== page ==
Monday, December 5, 2016

Jungle Techno

very interesting interview with Paul Ibiza  done by Alex Deadman at We Love Jungle

Paul Ibiza being the founder of Ibiza Records, the first label associated with the concept of  "Jungle Techno" - a term that dates back to '91 as a Noise Factory track title

Ibiza itself dates back to 1989

The reggae connection was ancestral for Paul:

"... I began asking questions as my dad had a sound called Billy The Clown alongside Fatman Sound in 62. " Also "I’m connected to the early sound system pioneers such as Fatman International, Fonso, Sir Bigs, Rocky Sound System back then, as my granddad had a garage round the back of our house (in the60s) and would rent the garage out to all soundmen.... All the soundmen would come there on the weekend and share each other’s boxes... I used to watch all this as a kid in the 70s. They would fix amps, paint boxes, etc…"

Around time of forming Ibiza: "I found JTS and Music House (mastering and dubplate studios). JTS is run by Keith who owns Jah Tubby’s World Sound System, a sound that started in 1971. Then you had Chris at Music House who had a band called Black Slate, he was doing dubs for all the reggae men. When I found Music House, it was easy, I told Chris, ‘this is the new thing coming, it’s called hardcore’, (the term jungle was not used at that time). When he first heard it, he said ‘this is mad music man’. I said ‘Chris, this is the future’. He found it a bit mad because he was used to cutting reggae and this new hardcore stuff was a bit noisy for him but over time he got use to how I wanted the cut it loud as I was breaking musical rules."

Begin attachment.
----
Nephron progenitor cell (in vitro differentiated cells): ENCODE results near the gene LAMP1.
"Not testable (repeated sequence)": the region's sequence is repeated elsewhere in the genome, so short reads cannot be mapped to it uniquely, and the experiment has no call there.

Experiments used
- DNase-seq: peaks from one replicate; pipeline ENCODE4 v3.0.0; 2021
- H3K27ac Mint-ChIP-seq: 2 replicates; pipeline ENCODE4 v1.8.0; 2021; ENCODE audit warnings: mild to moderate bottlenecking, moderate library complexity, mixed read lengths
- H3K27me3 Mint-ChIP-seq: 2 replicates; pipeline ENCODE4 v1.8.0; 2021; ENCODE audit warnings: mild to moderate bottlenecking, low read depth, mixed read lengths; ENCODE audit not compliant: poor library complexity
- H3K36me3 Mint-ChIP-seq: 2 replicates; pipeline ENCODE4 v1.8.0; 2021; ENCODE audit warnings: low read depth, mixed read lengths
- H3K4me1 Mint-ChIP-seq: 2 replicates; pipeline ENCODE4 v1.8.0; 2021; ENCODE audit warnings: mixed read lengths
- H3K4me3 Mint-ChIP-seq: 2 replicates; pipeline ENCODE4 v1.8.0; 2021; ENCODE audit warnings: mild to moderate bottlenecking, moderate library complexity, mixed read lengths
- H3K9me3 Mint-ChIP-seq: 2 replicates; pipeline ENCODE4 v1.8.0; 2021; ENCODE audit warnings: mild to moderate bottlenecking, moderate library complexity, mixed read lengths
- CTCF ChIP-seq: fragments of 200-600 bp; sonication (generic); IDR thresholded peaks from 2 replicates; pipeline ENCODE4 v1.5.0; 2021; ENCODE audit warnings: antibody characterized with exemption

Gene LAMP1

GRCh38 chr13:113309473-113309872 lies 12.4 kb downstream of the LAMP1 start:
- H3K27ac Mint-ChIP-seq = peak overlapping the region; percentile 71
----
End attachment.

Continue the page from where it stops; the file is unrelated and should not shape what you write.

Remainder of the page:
Yet ironically the initial musical trigger came in large part from Europe (and Brooklyn via Belgium) - even the idea of sampling dancehall came from Beltram!

"A label called R & S Records in Germany had a tune by Joey Beltram called ‘My Sound’, that was the first time I heard a ragga sample in hardcore." 

(Although Ragga Twins also germinal). 

Interesting tidbit on how the dancehall vocal samples became so prominent: 
"The sound tapes used to be recorded in split stereo, one side would be the music and one side the vocal. We’d isolate the vocals and bring them into our tracks. That’s why all these jungle tracks are full of vocals from sound clashes."

The core figure: "James (Noise Factory) was with Ibiza Records up to our 12th release and at that point he went off to form 3rd Party with Terry T and a guy called Kevin Mullqueen. James then later joined Kemet Records...  If it wasn’t for him, there would be no jungle now!

Origin of the word "jungle", according to Paul Ibiza, is not "junglist" by way of Arnette Gardens (the jungle) in Kingston, but James Brown

"Whilst we were working on our 8th release there was an LP on the floor, a James Brown release called ‘In theJungle Groove’, 1975. So I said, ‘it must be a sign’. We agreed the track we were working on ,‘sounds jungly’, and this was when ‘jungle techno’ was born."